At this time of year the spring sunshine is beginning to shine and you just want to get out in the fresh air and garden. But when is the right time to sow seeds to achieve that wonderful show of garden flowers throughout the year?
For us, sowing for this year began last June around the summer solstice. In mid-June we sow our biennials. These are plants that develop in the first year, grow on to develop good root systems and survive outside in the winter weather with few problems. Biennials will give a good early show of colour when they flower the following year. There are some wonderful flowers for cutting and fragrance in this group which include the foxgloves, Hesperis (sweet rocket), some Campanulas, wallflowers and of course Sweet William. Our biennials are ready for planting out into the flower garden by September so that they develop strong root systems to allow them to over winter.
Our second sowing period is around the autumn equinox. By mid-September we like to have sown our hardy annuals. Hardy annuals are tough enough to over winter so that they are already decent sized plants by the spring. This gives you a head start and results in much earlier flowering. The aim is to sow your hardy annuals late enough so that they don’t try to flower before the winter but earlier enough that the plants are large enough to survive the cold. We tend to over winter most of our hardy annuals under glass but some can grow on outside quite happily. The hardy annuals we grow include the likes of Nigella, larkspur, cornflowers, corncockle, feverfew, Ridolflia and some annual Scabious. Antirrhinums and Bupleurum may not be considered hardy annuals but we find that they do over winter in an unheated greenhouse if you are lucky.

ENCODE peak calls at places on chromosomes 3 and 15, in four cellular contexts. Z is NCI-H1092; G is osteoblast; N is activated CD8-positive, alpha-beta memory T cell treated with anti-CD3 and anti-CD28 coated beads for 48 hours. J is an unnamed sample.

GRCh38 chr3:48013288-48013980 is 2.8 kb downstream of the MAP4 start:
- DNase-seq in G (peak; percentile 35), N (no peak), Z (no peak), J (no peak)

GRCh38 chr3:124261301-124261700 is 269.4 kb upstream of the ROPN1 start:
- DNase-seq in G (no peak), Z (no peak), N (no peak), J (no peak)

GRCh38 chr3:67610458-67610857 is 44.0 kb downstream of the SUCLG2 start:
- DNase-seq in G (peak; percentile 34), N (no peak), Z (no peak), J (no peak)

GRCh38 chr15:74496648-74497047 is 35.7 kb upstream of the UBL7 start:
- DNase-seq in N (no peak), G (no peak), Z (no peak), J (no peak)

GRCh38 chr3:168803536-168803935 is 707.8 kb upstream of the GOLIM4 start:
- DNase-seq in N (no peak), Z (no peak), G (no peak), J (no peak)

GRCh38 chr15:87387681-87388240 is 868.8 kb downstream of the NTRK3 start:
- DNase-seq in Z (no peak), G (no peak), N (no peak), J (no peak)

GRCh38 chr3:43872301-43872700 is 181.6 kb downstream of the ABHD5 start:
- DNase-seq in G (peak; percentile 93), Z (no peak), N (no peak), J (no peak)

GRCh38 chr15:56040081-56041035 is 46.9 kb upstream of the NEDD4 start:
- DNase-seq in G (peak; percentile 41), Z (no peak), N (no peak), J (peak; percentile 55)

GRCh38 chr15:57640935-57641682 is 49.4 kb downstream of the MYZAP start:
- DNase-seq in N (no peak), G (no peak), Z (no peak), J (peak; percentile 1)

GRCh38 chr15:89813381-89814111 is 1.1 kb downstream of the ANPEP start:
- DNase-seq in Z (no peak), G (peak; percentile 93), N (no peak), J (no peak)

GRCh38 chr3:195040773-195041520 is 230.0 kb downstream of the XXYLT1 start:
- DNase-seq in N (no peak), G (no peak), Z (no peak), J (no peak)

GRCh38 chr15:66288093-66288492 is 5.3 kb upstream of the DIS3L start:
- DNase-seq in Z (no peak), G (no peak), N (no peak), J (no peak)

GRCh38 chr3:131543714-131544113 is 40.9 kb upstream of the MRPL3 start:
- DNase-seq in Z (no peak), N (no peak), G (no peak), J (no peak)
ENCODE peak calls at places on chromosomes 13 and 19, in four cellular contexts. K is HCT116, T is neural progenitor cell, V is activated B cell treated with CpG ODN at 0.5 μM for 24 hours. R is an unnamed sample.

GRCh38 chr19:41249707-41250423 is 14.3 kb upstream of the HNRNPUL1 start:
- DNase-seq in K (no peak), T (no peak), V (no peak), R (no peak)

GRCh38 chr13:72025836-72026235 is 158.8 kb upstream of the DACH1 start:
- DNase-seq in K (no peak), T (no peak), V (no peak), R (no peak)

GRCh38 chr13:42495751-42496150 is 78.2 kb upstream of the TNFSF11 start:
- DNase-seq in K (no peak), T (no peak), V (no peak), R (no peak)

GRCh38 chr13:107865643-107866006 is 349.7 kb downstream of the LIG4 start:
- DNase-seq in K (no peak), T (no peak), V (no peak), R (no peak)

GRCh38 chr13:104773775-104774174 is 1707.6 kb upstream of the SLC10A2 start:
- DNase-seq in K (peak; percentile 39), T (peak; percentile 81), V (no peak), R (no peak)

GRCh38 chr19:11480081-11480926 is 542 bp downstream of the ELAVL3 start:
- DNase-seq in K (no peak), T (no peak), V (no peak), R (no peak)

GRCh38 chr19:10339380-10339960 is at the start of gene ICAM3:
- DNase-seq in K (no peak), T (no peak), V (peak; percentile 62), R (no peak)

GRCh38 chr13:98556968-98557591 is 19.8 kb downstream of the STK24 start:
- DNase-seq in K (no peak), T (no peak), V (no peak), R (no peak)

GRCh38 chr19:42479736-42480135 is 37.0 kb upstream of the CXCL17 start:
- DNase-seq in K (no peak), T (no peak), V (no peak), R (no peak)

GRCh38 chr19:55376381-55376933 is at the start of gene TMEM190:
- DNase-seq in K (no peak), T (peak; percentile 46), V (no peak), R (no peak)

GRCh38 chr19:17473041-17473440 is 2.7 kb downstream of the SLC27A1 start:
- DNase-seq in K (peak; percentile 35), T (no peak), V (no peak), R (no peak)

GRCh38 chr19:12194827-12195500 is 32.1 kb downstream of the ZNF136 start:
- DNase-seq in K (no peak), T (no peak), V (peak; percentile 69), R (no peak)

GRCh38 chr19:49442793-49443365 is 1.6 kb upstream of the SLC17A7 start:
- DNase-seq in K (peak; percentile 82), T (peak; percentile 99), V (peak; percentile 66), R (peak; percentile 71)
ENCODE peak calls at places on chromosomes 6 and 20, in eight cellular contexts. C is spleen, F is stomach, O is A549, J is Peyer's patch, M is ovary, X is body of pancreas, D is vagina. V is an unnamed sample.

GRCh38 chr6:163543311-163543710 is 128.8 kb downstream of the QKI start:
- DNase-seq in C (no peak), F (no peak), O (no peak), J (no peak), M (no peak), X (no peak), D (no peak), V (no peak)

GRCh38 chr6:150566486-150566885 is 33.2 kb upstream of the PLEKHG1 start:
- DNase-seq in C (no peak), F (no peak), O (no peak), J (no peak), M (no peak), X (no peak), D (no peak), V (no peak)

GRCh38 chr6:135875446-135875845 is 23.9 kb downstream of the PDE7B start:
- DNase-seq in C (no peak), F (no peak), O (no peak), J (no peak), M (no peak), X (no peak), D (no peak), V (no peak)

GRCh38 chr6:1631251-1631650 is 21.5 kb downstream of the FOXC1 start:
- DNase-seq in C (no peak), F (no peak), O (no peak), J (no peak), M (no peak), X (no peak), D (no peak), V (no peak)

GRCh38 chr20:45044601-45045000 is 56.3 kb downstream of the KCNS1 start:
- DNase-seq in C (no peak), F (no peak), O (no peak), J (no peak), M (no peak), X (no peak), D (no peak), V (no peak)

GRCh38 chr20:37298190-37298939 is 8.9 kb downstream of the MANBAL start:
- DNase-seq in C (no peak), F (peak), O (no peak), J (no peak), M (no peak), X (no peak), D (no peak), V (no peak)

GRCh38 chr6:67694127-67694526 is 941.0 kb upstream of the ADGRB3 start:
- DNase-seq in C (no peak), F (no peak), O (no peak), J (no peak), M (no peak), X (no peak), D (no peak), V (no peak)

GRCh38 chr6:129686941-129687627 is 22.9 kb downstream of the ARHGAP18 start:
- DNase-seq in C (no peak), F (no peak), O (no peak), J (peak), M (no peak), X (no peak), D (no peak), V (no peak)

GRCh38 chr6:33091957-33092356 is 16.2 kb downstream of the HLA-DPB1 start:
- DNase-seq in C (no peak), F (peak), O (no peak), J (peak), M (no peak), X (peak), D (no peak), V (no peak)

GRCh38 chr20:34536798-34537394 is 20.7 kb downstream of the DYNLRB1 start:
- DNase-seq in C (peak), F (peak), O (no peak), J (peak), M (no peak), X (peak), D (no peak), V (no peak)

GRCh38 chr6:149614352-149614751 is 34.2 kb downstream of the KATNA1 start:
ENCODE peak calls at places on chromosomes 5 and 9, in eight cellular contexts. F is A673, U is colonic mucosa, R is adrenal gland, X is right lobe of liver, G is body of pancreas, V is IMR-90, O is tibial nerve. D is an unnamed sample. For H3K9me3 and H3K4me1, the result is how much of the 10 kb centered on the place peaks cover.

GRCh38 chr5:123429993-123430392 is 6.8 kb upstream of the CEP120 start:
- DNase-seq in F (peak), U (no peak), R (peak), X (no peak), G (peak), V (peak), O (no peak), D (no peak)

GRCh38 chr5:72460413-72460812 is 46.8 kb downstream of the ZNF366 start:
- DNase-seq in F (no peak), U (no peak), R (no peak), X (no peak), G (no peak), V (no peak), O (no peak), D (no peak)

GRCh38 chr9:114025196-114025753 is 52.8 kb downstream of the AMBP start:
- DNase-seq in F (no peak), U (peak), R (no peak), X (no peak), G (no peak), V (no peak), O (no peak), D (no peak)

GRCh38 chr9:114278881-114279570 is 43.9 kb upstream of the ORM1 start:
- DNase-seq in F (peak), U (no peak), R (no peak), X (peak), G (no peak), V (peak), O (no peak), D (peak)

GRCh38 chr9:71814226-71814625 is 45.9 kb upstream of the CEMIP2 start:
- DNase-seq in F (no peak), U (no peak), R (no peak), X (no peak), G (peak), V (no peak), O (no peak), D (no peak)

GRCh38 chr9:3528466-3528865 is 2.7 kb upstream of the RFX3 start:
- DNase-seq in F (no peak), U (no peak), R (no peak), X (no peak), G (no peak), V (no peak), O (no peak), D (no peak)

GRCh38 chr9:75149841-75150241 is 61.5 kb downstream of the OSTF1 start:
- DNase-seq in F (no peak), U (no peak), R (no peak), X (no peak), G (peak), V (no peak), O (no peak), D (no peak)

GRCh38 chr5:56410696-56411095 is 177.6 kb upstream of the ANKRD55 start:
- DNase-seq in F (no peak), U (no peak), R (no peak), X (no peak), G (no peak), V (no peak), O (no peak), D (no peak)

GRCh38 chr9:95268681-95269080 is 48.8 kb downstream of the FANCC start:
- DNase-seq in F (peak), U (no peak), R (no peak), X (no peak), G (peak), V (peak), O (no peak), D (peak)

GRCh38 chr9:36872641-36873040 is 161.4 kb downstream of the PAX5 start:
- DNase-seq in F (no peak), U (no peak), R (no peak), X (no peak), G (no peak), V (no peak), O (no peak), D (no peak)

Our first sowing of half hardy and tender annuals is usually complete by the spring equinox. We get many annuals started indoors in the heat and grow them on under lights until they can be moved out into the greenhouse and polytunnels. These will not find their way out into the garden until after all risk of frost has passed. The list we grow is too long to include here but some of our favourites include Cosmos, Salvias, Amaranthus, Ageratum, Didiscus, Rubeckias, Malope and many many more.
Pictures of the flowers we grow can be found on our Pinterest Boards in the monthly flower libraries. After the spring equinox we will sow further batches to ensure that we get a good succession of both hardy and half hardy annuals. It is possible to sow directly into the ground when the ground warms up but we find we have too many failures that way. Instead we grow in trays and modules and plant out when the weather is kinder and the plants are well established.
It is fair to say therefore that sowing does not really begin in the spring but instead in mid-summer and we find the summer solstice and autumn and spring equinox a good way to plan our year.